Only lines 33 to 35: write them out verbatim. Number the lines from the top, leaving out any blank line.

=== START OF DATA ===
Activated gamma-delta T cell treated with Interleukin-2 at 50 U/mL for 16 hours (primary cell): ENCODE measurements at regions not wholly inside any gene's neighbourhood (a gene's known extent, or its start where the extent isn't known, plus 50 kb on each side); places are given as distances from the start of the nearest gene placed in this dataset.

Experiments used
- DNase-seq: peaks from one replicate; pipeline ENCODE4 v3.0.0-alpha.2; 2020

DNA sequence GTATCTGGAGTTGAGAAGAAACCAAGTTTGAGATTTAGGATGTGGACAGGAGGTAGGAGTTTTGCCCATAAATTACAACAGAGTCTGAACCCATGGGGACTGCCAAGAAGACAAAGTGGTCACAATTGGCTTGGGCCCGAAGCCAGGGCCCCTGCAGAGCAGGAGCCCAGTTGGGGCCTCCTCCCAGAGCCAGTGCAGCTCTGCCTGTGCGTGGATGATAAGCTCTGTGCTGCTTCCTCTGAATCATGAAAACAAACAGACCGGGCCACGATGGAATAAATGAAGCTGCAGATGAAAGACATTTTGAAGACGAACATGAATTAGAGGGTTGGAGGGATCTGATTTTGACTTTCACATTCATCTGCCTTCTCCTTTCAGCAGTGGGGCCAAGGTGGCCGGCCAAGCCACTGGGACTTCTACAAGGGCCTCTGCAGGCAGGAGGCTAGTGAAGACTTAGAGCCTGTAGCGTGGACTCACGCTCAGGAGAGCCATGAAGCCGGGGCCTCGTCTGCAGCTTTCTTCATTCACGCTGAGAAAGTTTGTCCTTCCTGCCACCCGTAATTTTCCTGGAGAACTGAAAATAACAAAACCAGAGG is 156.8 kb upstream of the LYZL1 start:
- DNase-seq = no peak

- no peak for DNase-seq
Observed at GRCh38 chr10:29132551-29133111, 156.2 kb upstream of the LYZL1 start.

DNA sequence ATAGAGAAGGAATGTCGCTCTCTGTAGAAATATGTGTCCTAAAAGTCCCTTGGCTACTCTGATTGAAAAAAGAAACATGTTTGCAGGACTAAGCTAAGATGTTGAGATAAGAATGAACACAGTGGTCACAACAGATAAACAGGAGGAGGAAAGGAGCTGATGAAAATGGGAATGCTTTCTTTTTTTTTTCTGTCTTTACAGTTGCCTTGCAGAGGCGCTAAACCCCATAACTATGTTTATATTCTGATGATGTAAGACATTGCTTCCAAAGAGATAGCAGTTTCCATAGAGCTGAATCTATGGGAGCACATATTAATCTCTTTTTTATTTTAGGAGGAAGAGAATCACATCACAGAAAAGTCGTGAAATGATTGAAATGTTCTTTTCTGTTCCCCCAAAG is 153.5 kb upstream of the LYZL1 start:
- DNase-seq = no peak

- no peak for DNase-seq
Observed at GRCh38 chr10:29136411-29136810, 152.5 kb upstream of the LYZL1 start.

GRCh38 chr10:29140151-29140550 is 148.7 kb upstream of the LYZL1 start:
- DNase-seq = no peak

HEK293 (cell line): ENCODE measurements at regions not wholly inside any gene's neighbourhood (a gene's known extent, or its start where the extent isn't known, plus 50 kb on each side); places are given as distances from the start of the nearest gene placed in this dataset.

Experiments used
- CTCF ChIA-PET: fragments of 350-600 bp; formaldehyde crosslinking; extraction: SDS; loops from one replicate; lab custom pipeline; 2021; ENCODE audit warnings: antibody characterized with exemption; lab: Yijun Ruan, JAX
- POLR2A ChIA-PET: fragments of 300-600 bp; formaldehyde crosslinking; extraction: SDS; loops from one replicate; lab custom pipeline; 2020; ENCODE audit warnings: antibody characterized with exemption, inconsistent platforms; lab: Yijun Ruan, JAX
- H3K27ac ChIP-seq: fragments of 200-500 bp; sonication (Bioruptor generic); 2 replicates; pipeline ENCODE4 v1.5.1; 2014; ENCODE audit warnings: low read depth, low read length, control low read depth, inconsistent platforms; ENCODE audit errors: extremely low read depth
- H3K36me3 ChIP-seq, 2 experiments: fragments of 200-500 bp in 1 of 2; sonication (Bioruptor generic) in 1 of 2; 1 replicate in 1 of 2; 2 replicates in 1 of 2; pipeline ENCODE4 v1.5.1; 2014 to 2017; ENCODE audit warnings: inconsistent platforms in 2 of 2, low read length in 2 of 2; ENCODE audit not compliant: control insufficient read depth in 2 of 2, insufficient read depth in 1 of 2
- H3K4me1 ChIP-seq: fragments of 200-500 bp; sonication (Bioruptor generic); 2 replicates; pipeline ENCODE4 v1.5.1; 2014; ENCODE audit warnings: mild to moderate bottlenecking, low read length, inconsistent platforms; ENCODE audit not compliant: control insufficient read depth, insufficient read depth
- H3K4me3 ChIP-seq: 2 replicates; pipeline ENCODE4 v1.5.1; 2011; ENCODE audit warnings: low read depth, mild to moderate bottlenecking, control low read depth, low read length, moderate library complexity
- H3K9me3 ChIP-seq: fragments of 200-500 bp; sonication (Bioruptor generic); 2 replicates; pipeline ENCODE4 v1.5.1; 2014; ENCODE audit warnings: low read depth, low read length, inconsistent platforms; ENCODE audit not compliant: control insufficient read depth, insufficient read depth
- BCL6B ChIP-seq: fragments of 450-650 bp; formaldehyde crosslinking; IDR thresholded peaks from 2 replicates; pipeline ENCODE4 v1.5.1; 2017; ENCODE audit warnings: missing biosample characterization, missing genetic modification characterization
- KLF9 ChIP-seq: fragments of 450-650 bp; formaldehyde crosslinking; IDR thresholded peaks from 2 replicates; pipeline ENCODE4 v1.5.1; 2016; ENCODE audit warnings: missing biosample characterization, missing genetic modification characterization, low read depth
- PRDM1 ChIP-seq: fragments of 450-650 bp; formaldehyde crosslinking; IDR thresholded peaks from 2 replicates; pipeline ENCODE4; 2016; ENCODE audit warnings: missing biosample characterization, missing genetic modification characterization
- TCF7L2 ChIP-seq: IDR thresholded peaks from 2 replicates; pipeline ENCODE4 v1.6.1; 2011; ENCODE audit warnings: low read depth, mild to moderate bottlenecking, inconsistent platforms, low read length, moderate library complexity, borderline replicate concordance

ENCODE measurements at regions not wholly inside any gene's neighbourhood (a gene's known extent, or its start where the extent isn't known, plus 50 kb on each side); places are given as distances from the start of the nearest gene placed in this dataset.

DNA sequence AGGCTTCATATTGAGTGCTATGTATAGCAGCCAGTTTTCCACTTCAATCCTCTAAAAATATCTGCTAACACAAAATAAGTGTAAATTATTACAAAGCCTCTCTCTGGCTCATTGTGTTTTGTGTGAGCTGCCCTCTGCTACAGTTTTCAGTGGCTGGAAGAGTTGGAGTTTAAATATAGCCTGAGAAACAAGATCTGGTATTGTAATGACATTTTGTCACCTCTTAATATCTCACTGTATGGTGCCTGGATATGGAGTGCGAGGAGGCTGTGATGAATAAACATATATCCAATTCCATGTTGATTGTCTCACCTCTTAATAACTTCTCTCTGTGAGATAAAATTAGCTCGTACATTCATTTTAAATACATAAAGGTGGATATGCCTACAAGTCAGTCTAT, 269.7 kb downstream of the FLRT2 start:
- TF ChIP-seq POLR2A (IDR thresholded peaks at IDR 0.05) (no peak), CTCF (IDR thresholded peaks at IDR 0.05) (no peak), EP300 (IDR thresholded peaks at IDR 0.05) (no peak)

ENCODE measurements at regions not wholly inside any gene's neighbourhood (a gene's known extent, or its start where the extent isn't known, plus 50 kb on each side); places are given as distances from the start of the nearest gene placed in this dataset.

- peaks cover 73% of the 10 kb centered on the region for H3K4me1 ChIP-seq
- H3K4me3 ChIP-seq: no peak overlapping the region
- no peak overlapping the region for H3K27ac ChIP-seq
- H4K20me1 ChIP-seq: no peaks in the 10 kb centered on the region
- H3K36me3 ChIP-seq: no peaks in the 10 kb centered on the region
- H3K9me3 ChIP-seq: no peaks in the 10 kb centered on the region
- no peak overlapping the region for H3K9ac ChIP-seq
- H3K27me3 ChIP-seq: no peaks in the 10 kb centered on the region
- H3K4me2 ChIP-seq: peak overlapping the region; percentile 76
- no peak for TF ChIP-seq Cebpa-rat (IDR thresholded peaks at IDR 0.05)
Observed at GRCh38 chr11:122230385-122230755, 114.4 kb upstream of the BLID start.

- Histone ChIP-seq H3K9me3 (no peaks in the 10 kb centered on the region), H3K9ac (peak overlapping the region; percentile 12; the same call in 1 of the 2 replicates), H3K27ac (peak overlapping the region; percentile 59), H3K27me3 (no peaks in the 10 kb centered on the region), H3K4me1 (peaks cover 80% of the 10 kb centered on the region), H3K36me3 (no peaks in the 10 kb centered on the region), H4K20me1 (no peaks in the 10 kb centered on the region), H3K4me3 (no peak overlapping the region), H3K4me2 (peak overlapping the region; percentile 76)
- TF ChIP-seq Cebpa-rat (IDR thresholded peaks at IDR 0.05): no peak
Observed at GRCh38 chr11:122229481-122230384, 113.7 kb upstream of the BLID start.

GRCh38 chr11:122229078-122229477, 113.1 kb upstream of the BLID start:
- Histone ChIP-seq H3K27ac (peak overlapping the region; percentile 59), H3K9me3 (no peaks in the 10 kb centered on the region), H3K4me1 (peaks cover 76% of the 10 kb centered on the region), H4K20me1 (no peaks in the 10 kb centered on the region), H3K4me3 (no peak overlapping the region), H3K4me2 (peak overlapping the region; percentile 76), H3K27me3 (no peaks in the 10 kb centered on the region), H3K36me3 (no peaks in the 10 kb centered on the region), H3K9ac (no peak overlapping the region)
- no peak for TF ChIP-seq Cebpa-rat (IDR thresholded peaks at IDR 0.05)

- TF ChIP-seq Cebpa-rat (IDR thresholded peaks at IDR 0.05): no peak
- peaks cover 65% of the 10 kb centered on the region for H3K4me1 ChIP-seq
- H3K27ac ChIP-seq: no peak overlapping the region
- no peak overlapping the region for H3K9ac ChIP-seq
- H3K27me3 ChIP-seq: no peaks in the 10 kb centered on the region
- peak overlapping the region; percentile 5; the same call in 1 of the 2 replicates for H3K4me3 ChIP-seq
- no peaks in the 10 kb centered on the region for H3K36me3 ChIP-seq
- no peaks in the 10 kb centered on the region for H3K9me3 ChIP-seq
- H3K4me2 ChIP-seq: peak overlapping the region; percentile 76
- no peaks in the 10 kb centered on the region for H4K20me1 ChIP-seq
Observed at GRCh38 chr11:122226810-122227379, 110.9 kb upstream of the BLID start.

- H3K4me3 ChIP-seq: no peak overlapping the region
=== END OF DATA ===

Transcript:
- no peak overlapping the region for H3K27ac ChIP-seq
- H4K20me1 ChIP-seq: no peaks in the 10 kb centered on the region
- H3K36me3 ChIP-seq: no peaks in the 10 kb centered on the region